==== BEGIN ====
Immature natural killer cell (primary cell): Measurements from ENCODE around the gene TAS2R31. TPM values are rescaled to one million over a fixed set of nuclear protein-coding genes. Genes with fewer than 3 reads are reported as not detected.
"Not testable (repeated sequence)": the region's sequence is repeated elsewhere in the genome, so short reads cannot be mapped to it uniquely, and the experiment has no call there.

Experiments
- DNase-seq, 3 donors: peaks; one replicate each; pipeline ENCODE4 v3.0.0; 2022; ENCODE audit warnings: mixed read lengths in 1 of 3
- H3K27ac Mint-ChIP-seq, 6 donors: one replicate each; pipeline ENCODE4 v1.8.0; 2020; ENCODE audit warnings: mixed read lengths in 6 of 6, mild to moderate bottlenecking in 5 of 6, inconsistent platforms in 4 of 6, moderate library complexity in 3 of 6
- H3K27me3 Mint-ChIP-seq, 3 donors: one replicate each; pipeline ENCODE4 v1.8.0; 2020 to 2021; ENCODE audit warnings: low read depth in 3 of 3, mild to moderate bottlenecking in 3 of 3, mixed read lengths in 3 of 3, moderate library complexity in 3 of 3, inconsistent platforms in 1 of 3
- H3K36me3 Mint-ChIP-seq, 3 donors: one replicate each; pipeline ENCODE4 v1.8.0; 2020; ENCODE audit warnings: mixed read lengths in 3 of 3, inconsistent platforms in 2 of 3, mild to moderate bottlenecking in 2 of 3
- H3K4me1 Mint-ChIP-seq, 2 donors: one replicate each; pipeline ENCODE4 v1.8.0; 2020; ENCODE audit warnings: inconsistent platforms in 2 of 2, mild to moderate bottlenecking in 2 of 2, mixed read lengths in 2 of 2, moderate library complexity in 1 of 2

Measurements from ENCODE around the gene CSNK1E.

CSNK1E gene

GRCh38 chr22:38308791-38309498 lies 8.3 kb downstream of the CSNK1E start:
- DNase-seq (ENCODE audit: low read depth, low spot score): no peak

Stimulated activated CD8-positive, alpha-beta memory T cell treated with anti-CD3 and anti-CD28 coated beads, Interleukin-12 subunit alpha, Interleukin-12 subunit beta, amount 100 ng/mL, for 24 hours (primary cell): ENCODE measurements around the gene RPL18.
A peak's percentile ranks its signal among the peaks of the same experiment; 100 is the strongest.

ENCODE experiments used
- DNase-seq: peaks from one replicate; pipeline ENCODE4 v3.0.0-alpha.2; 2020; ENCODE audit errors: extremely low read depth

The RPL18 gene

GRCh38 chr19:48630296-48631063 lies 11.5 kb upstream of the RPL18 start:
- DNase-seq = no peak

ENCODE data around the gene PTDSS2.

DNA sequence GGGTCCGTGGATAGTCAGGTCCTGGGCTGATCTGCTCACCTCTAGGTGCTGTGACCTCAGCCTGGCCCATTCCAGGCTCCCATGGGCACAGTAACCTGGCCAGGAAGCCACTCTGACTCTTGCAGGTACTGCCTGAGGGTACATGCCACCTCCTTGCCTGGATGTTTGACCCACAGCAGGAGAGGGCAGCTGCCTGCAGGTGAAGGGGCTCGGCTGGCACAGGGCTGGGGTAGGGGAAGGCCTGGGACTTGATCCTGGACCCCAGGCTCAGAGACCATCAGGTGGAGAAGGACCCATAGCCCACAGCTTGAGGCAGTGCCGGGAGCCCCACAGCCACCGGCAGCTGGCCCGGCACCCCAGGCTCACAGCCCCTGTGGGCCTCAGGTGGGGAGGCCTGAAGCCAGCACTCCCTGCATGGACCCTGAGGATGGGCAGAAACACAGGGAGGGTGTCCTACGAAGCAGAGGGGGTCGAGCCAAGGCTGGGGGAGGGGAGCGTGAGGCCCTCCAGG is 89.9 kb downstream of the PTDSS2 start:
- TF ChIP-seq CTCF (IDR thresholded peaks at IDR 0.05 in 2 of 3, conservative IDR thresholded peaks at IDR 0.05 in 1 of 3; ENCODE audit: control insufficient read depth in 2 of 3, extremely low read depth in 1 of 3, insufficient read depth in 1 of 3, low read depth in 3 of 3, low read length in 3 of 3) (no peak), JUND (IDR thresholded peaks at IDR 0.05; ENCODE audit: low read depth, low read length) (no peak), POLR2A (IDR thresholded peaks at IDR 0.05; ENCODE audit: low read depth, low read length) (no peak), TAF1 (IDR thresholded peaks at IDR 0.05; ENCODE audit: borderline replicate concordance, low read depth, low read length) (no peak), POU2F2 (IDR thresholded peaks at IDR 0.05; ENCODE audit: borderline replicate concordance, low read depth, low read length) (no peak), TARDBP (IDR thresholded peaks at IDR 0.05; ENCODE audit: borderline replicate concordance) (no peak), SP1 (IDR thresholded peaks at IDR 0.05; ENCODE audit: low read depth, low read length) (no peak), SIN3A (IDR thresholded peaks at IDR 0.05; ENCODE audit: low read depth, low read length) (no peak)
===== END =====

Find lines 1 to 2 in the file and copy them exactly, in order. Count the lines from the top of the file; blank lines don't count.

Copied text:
Immature natural killer cell (primary cell): Measurements from ENCODE around the gene TAS2R31. TPM values are rescaled to one million over a fixed set of nuclear protein-coding genes. Genes with fewer than 3 reads are reported as not detected.
"Not testable (repeated sequence)": the region's sequence is repeated elsewhere in the genome, so short reads cannot be mapped to it uniquely, and the experiment has no call there.